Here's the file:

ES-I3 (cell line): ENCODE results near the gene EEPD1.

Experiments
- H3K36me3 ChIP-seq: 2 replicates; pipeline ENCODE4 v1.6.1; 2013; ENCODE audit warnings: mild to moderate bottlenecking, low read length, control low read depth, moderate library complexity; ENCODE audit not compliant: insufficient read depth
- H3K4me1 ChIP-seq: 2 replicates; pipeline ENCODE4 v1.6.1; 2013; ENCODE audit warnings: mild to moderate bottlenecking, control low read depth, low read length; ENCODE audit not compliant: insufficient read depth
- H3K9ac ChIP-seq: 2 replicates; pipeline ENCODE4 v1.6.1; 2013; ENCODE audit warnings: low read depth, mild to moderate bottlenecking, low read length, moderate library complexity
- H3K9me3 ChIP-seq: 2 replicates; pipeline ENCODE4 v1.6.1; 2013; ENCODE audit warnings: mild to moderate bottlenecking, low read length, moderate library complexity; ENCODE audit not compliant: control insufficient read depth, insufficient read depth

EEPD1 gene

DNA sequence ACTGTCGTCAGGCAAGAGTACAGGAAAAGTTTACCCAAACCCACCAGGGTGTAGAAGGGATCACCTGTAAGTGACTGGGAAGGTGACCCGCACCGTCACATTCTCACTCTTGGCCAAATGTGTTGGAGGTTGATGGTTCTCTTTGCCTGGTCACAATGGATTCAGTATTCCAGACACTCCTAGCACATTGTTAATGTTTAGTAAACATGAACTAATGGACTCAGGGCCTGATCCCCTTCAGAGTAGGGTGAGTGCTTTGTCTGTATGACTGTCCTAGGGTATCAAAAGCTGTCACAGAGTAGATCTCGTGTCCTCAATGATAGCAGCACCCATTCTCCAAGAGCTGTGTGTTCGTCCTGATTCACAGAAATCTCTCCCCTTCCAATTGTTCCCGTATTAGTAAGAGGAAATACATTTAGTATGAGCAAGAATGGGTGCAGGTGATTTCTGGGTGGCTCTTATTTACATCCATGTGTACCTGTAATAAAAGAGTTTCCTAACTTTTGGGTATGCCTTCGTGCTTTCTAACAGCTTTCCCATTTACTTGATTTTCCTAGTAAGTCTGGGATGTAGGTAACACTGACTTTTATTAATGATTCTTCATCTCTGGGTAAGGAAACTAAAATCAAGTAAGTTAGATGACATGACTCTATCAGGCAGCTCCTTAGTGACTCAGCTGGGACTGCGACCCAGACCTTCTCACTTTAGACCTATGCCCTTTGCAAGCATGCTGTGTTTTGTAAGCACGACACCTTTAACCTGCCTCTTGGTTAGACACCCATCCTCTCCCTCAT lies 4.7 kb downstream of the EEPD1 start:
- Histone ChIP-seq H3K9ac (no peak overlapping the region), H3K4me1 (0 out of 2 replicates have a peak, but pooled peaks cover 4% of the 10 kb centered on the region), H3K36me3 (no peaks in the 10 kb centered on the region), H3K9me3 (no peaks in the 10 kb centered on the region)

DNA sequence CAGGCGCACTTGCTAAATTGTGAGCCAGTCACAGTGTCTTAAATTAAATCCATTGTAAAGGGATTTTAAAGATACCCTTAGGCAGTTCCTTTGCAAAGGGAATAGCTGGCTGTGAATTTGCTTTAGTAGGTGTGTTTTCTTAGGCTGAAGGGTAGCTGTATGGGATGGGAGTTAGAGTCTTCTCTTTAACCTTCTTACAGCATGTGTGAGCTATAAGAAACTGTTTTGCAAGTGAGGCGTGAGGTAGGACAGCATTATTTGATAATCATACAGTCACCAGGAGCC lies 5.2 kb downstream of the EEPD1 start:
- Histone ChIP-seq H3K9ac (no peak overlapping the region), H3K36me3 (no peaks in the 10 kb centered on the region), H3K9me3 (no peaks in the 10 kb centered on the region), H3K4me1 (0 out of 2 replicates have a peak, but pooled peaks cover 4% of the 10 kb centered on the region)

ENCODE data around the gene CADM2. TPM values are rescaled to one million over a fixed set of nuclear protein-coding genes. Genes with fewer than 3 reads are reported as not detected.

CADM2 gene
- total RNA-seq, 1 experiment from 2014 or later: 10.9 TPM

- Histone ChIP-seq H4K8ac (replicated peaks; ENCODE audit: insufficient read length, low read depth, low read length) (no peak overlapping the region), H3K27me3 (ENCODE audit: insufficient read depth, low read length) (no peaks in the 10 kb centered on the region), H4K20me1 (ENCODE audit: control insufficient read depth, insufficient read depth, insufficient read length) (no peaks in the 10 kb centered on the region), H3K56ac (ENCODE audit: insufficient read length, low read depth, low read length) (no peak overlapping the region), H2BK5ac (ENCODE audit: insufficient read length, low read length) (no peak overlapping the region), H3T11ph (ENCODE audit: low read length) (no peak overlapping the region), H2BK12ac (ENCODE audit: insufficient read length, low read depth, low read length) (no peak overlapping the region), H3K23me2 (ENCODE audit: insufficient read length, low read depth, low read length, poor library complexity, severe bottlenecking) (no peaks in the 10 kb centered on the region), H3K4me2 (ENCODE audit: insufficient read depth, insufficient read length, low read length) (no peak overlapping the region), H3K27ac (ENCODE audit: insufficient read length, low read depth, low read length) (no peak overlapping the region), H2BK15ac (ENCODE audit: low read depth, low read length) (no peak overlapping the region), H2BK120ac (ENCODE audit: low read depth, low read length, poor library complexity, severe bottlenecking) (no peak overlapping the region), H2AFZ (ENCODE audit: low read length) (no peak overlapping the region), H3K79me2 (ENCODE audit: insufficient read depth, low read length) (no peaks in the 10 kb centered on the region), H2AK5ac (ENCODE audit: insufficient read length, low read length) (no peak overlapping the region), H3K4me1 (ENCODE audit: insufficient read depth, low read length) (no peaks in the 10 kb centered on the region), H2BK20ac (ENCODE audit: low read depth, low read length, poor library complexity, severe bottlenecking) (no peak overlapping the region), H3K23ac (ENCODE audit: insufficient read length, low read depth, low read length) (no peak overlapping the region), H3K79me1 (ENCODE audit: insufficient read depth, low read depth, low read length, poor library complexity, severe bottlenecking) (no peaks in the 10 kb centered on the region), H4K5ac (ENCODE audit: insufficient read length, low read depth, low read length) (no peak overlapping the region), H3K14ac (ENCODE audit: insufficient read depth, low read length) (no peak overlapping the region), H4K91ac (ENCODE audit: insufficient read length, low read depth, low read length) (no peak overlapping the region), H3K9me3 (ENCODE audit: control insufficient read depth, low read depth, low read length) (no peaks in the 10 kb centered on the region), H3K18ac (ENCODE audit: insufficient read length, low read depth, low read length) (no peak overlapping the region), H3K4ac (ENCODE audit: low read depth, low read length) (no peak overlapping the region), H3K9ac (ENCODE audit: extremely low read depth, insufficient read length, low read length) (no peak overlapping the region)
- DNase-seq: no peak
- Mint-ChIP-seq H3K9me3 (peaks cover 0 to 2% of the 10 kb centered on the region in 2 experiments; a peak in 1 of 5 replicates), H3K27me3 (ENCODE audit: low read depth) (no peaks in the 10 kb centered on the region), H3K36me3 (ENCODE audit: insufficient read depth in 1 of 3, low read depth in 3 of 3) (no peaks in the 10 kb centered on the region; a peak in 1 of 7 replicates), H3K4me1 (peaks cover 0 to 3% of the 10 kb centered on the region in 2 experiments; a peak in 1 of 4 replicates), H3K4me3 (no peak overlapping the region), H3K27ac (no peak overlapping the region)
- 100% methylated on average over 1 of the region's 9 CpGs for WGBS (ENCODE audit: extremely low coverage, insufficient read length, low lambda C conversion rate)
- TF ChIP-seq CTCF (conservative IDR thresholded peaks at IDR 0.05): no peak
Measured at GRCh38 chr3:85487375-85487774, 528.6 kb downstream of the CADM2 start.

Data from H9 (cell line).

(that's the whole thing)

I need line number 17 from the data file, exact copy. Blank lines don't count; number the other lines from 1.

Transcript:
- Mint-ChIP-seq H3K9me3 (peaks cover 0 to 2% of the 10 kb centered on the region in 2 experiments; a peak in 1 of 5 replicates), H3K27me3 (ENCODE audit: low read depth) (no peaks in the 10 kb centered on the region), H3K36me3 (ENCODE audit: insufficient read depth in 1 of 3, low read depth in 3 of 3) (no peaks in the 10 kb centered on the region; a peak in 1 of 7 replicates), H3K4me1 (peaks cover 0 to 3% of the 10 kb centered on the region in 2 experiments; a peak in 1 of 4 replicates), H3K4me3 (no peak overlapping the region), H3K27ac (no peak overlapping the region)